DURBAN, South Africa (Reuters) - The European Union’s highest court is expected to give its final ruling on December 21 on a European law that would force all airlines to pay for their carbon emissions, an EU source said on Tuesday.
The ruling was previously expected early next year.
“It will be on December 21 at 1100 CET (1000 GMT),” an EU diplomatic source said at United Nations’ climate talks in Durban, South Africa.
From January 1 next year, all airlines will have to buy permits under the European Union’s emissions trading scheme to help offset the carbon emissions of flights that land or take off in Europe.
The plan has prompted a bitter battle between the European Union and the aviation industry, as the United States, China and two dozen other nations have urged the European Union not to include non-EU carriers in its plan.
Nations opposed to the plan say it would infringe a “cardinal principle of state sovereignty” by basing its charges on the distance flown by each flight, which means calculations would include foreign airspace, in violation of a 1944 pact that gives each country exclusive authority over its skies.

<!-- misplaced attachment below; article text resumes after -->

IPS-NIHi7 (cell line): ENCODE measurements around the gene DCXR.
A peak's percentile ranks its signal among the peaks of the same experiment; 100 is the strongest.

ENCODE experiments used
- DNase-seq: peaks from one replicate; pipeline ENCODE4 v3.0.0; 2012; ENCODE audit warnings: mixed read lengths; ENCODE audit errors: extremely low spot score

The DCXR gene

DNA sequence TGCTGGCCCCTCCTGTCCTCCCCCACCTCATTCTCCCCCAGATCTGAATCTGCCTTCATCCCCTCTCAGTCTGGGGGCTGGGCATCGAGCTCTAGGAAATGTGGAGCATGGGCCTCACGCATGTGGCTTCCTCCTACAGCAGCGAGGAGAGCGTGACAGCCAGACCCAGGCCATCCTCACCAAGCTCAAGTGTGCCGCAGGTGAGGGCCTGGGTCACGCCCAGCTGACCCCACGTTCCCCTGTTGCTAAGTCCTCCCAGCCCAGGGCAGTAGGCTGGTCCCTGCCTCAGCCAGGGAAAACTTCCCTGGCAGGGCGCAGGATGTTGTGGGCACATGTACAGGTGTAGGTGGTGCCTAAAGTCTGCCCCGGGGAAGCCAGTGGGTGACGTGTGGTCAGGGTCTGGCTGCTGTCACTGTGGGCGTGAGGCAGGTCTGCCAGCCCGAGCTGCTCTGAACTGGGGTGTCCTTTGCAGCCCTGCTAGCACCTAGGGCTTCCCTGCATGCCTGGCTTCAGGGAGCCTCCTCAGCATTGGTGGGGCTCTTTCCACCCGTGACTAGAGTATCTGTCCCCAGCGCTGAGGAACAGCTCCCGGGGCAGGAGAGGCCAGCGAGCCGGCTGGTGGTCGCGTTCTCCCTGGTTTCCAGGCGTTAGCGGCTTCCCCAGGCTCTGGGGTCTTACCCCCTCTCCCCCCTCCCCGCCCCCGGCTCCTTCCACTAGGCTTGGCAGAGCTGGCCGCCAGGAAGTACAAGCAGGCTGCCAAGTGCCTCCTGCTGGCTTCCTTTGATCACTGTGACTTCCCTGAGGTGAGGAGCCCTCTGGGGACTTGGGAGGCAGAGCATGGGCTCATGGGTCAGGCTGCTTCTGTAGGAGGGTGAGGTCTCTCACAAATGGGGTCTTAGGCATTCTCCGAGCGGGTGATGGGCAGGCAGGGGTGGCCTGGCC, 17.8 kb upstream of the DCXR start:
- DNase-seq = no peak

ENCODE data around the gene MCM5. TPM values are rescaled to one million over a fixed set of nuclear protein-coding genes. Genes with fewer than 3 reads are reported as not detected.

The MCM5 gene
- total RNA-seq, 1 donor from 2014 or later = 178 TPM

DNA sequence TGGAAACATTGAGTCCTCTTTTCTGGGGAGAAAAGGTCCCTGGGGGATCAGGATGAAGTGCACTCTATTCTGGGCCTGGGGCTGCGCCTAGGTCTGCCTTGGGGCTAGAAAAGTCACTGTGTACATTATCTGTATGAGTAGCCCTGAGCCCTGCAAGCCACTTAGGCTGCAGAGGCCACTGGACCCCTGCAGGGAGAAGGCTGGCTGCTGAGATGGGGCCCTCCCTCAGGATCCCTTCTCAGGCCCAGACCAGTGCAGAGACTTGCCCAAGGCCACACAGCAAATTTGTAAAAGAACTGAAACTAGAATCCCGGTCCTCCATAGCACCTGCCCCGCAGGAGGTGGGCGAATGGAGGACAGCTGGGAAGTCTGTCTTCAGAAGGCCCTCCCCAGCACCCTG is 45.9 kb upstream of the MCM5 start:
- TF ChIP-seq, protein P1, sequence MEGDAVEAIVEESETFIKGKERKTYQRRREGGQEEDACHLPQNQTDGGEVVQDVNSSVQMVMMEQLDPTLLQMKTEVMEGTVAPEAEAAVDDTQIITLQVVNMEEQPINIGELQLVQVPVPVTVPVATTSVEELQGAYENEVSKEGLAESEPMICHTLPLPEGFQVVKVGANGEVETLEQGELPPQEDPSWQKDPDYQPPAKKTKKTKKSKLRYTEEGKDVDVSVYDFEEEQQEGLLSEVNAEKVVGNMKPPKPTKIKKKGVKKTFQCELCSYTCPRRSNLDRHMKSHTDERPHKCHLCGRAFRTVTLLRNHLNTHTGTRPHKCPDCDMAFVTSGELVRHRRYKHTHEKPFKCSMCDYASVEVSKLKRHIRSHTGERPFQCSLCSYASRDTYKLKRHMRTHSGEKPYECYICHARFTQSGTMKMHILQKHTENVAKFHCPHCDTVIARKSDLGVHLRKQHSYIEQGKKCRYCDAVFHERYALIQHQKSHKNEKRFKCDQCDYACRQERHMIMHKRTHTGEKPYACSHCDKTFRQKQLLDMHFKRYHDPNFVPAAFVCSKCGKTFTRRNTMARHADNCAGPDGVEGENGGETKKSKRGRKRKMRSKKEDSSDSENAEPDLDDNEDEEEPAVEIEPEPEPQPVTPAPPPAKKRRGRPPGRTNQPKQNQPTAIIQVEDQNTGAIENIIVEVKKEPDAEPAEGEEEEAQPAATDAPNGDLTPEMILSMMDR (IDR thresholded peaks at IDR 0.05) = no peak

It would also discriminate against nations located furthest away from Europe, they argue.
In October, an adviser to the European Court of Justice said the EU’s rules were within the law. The opinion of the advocate general, though not binding, often influences the court’s final decision.
The EU’s carbon market, which caps the emissions of EU industry by putting a price on carbon, is suffering from record low prices due to concerns over the future of the eurozone economy and the oversupply of permits.
If all airlines are forced to enter the scheme from January 1, 2012, it would be a bullish signal for prices, one emissions trader said.
However, airlines’ demand for permits was not forecast to be high at first as they will only be required to pay for 15 percent of the carbon they emit in 2012 and will be given permits for free to cover the other 85 percent. They will have to buy more emissions permits over time.
“The impact of aviation’s inclusion from a demand perspective is relatively small. However the impact on market confidence of a ruling against its inclusion could add further pressure to carbon market confidence,” another trader said.
“If the EU can’t enforce (its law) on aviation the likelihood of it covering other areas such as shipping becomes all the more remote,” he added.
Editing by Jon Boyle